It’s been just one game back from COVID protocol for a third of the San Jose Sharks roster, but there was plenty that head coach Bob Boughner did not like in Saturday’s 6-2 loss to the Colorado Avalanche.
So much so, winger Kevin Labanc has been sent to the fourth line and defenseman Radim Simek to the bench. Labanc will skate with center Jasper Weatherby and Jonah Gadjovich, while rookie Santeri Hatakka will take the right side next to Marc-Edouard Vlasic on Tuesday against the Minnesota Wild.
This doesn’t exempt Vlasic from criticism.
Boughner said the decision on which defenseman to sit for Hatakka came down to Simek or Vlasic: “To be honest, I think that the decision could have went either way.”
That’s not a ringing endorsement for a veteran bottom pairing that Boughner noted has been “average at best” all season and “needs a little more urgency.”
As for Labanc, Boughner was even more specific in his critique.
“I think for Kevin, it’s the details of his game,” Boughner offered. “I know he was out for a while [in COVID protocol], but you see on the penalty he took in the game the other night in Colorado.”
“We go D to D, we want him to stretch on the offensive side of that red line. So we can just redirect [the puck], chip it, and get on the forecheck,” Boughner lamented. “He doesn’t do that, he loses the battle on the boards, he trips the guy 150 feet away from the net, and all sudden, we’re killing a penalty when we had great flow to the game.”
Three things: Labanc is indeed on the wrong side of the red line. A chip-in from there, if the puck makes it all the way down, is a San Jose Sharks icing. Second, the puck doesn’t even advance forward – that’s a board battle lost – and finally, Labanc takes an unnecessary hooking penalty.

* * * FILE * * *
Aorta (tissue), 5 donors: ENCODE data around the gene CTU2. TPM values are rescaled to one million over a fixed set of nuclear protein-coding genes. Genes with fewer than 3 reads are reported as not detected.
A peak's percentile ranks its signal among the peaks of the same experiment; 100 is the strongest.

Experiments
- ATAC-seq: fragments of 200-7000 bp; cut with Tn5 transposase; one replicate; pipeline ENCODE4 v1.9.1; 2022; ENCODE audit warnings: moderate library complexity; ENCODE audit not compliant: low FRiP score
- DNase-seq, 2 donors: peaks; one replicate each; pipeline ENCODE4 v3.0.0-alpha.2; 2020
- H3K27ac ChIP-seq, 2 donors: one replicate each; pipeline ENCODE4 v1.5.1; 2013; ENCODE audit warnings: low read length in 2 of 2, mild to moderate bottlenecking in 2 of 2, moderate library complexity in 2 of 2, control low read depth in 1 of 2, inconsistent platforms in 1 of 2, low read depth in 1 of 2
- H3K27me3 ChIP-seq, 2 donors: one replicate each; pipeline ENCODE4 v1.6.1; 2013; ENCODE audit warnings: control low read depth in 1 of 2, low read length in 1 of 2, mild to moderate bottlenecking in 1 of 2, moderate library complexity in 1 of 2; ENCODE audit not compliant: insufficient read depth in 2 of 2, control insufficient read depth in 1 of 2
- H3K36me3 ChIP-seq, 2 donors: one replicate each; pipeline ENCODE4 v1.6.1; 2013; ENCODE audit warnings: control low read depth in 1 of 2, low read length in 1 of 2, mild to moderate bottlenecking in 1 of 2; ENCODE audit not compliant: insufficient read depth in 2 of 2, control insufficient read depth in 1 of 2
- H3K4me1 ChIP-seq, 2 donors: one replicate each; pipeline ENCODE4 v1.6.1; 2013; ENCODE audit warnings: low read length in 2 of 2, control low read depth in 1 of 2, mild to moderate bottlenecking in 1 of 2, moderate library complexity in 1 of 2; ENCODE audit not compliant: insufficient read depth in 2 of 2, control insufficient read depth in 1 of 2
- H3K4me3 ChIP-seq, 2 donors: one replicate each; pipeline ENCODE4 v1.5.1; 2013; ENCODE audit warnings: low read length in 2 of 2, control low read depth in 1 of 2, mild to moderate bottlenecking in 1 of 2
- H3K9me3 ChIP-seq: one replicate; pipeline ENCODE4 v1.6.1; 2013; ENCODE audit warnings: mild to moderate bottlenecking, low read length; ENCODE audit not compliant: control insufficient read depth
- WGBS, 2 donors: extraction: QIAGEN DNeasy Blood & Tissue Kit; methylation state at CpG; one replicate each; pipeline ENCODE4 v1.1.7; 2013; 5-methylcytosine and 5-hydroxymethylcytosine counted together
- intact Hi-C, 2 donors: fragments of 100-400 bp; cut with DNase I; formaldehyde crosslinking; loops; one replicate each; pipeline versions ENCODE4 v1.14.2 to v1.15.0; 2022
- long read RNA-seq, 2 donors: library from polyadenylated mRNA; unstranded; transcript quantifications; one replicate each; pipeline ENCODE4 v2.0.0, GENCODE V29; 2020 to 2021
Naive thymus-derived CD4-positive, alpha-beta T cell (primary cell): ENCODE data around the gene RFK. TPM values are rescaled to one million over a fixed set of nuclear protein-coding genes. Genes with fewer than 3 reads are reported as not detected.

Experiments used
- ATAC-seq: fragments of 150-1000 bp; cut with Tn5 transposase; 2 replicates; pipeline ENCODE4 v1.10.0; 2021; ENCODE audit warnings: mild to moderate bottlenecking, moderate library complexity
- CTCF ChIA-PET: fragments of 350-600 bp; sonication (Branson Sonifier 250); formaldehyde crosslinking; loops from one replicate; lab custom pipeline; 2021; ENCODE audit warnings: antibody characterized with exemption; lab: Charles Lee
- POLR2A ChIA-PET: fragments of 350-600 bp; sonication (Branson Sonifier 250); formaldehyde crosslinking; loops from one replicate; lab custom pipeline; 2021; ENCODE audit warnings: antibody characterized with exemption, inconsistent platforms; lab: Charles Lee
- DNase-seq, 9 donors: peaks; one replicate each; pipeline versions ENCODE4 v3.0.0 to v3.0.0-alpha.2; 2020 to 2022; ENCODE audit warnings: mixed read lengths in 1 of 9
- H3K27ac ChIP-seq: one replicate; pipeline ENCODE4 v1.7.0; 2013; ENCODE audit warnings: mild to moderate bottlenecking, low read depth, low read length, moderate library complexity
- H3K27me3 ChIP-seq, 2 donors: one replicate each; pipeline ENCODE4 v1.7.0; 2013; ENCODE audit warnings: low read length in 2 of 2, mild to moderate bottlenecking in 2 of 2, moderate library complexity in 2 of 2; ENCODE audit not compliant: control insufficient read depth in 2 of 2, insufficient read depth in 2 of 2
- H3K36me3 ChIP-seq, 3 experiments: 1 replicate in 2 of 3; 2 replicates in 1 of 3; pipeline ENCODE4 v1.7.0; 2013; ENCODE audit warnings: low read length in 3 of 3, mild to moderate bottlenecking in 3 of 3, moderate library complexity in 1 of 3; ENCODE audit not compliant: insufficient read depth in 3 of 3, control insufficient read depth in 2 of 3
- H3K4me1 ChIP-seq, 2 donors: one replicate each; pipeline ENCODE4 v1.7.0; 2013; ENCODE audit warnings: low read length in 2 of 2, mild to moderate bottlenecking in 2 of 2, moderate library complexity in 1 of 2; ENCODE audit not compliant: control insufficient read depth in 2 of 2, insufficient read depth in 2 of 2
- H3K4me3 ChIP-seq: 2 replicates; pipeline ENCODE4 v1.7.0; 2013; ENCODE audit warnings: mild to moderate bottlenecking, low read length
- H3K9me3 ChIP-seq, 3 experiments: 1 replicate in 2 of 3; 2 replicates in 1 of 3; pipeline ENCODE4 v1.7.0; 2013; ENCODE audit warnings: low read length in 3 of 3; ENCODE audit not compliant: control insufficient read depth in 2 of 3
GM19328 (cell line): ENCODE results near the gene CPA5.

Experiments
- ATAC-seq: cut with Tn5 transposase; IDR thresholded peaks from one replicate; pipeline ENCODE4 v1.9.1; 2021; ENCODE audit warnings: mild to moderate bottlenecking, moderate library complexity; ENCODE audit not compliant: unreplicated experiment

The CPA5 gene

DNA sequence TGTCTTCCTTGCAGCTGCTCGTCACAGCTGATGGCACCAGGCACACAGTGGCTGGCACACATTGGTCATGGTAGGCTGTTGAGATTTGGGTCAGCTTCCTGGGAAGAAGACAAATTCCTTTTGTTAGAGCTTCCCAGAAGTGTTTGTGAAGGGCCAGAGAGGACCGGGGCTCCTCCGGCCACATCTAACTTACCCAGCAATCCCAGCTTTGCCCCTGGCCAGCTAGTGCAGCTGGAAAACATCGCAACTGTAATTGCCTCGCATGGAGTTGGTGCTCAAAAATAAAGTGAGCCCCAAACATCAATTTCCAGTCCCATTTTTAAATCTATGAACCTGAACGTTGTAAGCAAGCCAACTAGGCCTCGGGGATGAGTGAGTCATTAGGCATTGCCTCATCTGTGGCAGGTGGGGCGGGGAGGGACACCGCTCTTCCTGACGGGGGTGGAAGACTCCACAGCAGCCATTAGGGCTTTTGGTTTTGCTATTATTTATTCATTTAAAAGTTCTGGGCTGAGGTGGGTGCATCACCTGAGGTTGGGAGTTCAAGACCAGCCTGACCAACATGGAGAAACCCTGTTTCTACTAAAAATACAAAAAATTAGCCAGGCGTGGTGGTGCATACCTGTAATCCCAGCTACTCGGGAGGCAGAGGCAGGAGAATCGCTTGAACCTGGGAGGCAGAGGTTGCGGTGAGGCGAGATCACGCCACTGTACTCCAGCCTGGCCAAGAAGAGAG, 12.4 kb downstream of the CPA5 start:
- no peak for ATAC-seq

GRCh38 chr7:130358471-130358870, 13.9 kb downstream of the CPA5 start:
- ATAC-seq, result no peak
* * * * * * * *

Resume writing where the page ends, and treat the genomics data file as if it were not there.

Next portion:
Devon Toews would strike on the ensuing Avs power play.
For Boughner, this particular gaffe is a symptom of a larger Labanc problem: His 5-on-5 play has been subpar this season. We saw what it could be in Ottawa – but that hasn’t been the case on a night-to-night basis.
“We’re looking for his five-on-five game to step up,” Boughner said. “I briefly talked to him this morning about needing a little more urgency and a little more puck possession as an offensive player. You want to see him spending time in the offensive zone, getting three or four good looks a game. Not just waiting for special teams, to get out to the power play, to make a difference.”
To wit, Labanc has scored zero points at 5-on-5 this season; all his production has come on the power play. Boughner realizes that Labanc hasn’t had the benefit of playing in San Jose’s top-six – he’s played mostly with Nick Bonino, who’s pointless 5-on-5 and on the PP – but that doesn’t excuse a player of Labanc’s skill.
“We’re not getting enough [offense] from the bottom part of our lineup. Third-line right winger, fourth-line right winger or wherever he is, he’s got to help produce,” Boughner stressed.
It’s an unfair burden, perhaps. Labanc is the most offensively-talented player in the bottom-six of the team’s forward corps. He hasn’t received a ton of help.
But the winger can be so valuable to the San Jose Sharks if he can provide the secondary scoring that his talent (and contract) suggest he should be able to provide.
“You get put into a position and you got to find a way to make the best of that situation and succeed in that situation,” Boughner said. “There’s another level to his game, we haven’t seen it yet, and we need it.”
San Jose Sharks (7-6-1)
Projected lines for tonight's #SJSharks game.
— The Content Boyz (@LockedOnSharks) November 16, 2021
Minnesota Wild (10-4-0)
Kirill Kaprizov — Frederick Gaudreau — Mats Zuccarello
Marcus Foligno — Joel Eriksson Ek — Kevin Fiala
Jordan Greenway — Ryan Hartman — Rem Pitlick
Brandon Duhaime — Nico Sturm — Nick Bjugstad
Alex Goligoski — Jared Spurgeon
Jonas Brodin — Matt Dumba
Jon Merrill — Dmitry Kulikov
Where to Watch
Puck drop against Minnesota is 5 PM PT at Xcel Energy Center. Watch it live on NBC Sports California and ESPN+. Listen to it on the Sharks Audio Network.
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